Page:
Designer-turned-comedian Nick White drew his first tattoo in AutoCAD. He’s also very funny.


Once upon a time, the algorithm served me a popular video that showed a man using archispeak to describe the glass facade of a building. It was, as they say, “too real.” The archispeaker was the Australian Nick White, a “silly gay comedian based in Melbourne,” who became popular for his videos on TikTok and Instagram (399,400 and 136,000 followers, respectively, as of press time) in addition to his stand-up sets. A sliver of his material is about buildings—White has undergraduate and graduate degrees in architecture and worked in the field before pursuing comedy fulltime—but more of it, like his “that” coworker character, was inspired by the annoyances of office life. “I’ve always been able to observe people, pick out their worst traits, and reenact them,” he told me when we spoke recently, ahead of his upcoming tour.

AN: I saw on LinkedIn that you studied architecture. How did you get interested in it?

Nick White (NW): I used to play The Sims every day from the age of 11 until 17. I was obsessed with houses and how people lived. If there were new houses being built in our area, my dad would take me to look at them. I drew a lot, and I still draw a lot.

I studied architecture at Queensland University of Technology in Brisbane for both my bachelor’s and master’s degrees. I enjoyed it, but during my second degree I realized I wasn’t so much interested in architecture as I was in people and what space means to them. Placemaking was more compelling to me.

I started comedy after I finished my undergraduate degree. I entered my second stand-up competition, and I made it to the semifinals. I was like “Oh, now what?” It felt a bit weird. During my master’s I decided I wanted to be a comedian, which is great because I had just studied architecture for five years. Yeah.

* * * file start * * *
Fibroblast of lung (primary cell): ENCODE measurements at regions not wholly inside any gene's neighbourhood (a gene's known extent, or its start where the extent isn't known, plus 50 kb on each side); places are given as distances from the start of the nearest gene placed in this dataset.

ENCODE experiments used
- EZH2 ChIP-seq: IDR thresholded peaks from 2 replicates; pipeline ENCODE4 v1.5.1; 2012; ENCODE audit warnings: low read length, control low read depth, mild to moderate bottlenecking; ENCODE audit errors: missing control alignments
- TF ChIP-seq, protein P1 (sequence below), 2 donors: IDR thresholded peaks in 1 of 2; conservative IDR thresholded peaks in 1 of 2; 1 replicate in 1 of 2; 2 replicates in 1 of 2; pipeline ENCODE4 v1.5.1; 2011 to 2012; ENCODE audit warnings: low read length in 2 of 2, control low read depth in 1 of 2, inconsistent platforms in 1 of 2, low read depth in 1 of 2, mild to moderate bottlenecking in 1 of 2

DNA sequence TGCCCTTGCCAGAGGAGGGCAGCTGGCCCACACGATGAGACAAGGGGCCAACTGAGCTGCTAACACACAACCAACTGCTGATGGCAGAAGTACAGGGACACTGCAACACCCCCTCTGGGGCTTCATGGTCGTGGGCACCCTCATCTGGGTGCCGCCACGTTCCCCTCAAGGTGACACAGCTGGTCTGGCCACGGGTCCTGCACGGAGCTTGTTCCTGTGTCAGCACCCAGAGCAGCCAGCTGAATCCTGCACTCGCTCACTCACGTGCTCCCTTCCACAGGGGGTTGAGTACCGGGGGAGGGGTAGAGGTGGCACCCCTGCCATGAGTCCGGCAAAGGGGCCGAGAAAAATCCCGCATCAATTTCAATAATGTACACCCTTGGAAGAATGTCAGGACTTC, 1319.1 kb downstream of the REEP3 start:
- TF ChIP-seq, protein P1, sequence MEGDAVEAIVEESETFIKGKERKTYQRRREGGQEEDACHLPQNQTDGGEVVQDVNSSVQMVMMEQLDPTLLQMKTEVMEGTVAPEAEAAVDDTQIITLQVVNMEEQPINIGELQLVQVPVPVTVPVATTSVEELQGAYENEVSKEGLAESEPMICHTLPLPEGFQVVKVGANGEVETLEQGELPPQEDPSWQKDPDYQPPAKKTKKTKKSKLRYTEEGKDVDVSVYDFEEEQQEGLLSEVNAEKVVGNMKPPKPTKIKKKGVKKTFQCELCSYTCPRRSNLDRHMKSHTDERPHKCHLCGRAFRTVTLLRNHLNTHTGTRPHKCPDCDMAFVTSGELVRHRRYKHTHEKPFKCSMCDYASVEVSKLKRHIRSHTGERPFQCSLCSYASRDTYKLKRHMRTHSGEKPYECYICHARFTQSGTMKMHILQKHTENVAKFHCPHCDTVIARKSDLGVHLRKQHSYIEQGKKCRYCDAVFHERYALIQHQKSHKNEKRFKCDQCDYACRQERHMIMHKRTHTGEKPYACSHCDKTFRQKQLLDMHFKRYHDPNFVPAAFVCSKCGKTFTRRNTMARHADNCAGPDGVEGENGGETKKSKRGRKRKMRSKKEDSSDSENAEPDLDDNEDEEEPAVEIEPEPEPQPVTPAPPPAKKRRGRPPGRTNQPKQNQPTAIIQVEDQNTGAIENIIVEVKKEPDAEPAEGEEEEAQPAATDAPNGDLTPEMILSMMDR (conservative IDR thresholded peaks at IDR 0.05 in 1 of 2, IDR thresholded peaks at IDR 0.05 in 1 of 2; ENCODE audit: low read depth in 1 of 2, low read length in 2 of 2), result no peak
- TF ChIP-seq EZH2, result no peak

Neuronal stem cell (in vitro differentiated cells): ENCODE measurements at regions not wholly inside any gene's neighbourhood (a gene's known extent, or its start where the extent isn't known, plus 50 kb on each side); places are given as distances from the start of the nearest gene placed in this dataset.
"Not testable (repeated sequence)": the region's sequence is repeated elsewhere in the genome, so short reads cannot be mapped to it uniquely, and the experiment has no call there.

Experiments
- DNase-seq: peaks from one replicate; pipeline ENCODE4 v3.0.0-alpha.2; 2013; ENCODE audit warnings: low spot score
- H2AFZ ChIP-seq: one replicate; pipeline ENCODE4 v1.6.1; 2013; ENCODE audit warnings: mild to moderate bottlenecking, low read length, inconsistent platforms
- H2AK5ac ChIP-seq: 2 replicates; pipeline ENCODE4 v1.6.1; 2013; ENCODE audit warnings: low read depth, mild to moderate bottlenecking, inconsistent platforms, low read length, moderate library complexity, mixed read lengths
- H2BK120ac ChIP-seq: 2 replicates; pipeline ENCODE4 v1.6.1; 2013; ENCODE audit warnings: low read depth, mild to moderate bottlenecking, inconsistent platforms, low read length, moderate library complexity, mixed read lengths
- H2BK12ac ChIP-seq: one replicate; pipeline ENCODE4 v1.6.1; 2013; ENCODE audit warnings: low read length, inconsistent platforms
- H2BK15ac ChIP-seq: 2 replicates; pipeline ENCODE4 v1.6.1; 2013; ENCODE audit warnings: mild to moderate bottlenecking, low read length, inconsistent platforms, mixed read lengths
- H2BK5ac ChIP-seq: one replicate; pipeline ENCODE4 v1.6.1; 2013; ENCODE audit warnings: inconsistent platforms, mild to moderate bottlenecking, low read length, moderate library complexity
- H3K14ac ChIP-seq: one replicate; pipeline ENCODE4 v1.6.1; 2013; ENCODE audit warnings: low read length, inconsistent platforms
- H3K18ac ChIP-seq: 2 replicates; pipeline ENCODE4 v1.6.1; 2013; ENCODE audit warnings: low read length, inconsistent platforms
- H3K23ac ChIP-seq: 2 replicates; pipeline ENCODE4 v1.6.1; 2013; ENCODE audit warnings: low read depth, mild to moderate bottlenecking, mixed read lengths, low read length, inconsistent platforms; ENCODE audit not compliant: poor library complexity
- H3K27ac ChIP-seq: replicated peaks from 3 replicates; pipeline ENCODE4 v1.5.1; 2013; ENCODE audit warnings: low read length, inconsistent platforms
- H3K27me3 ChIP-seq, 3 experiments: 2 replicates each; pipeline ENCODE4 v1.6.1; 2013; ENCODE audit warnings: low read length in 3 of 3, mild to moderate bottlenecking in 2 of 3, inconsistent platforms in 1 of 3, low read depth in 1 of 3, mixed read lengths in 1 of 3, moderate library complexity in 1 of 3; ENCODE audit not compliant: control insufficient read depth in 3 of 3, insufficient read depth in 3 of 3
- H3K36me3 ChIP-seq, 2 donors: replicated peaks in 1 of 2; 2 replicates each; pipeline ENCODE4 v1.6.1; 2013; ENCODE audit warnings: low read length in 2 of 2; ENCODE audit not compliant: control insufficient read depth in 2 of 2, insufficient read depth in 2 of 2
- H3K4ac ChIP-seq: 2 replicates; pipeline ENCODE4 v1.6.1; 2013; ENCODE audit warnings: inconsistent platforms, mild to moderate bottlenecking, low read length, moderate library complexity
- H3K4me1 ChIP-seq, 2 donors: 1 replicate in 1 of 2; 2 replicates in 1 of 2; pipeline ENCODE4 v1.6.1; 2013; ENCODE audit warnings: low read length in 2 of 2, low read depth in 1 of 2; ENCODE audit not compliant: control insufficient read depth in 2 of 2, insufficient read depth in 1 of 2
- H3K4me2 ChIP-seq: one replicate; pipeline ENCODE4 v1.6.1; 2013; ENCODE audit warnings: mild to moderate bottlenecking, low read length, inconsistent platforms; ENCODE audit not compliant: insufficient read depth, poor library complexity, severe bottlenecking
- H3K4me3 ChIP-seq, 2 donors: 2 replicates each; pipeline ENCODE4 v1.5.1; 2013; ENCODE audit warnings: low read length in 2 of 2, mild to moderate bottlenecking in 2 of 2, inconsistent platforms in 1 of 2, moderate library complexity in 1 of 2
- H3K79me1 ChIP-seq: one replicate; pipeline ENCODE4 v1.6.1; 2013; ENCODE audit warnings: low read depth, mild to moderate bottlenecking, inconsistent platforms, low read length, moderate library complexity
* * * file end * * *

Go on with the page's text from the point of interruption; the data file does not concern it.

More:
I still graduated, though. I got my first job in architecture. It was horrible. I was there for three months and then I was at another office for about a year so. After I started doing stand-up consistently, I was like, “This is what I really should be doing.” Like, it just felt right. I enjoyed architecture, but it always felt like I was playing a character; it didn’t feel authentic. If someone asked me to explain something, I felt like a fraud.

I moved to New York when I was 25. I worked at a cafe for a bit and then worked at an architecture firm for about two years. But I also did a lot of stand up. By this by this point, I was just like, “I’m gonna be a comedian, no matter what.” The office where I worked was a small design-build firm, and it was perfect for me because I was there with one of my best friends. I got to be myself and be funny and there wasn’t too much pressure or responsibility. I was the only one that could use Revit, so sometimes there was a question like, “Nick, can you do this?” And I was like, “Yeah, but that’s a pretty big ask, so it could take a few days…”

I moved back to Australia in 2021 and worked at a firm in Sydney for a year-and-a-half. Then, I finally quit to do comedy full time.

(Courtesy Nick White)

AN: What was architecture school like for you?

NW: We had crits, and I hated them because I would just cringe at myself. I was always friends with the quiet, nerdy kids before, but in architecture school I became friends with interesting people from all over the city who had different backgrounds and were really creative. Then I found out I could make them laugh, and it made me a lot more confident. I was like, “Oh, I’m making all these cool kids laugh; I thought I was only funny to the nerds.”

AN: A lot of your comedy comes out of workplace situations. How did you develop this set of characters?

NW: I’ve always been able to observe people, pick out their worst traits, and reenact them. The first character that took off was the one that goes “doo, doo, doo.” It took off, and then my coworker from New York said, “You know, you always used to do that to me.” It has always been my social dynamic to go in and out of character. I even do the voice when I’m giving directions when driving. Even sometimes when I was working from home, I would talk to myself in character and say, “You just need to draw a line. Yeah? Amazing.”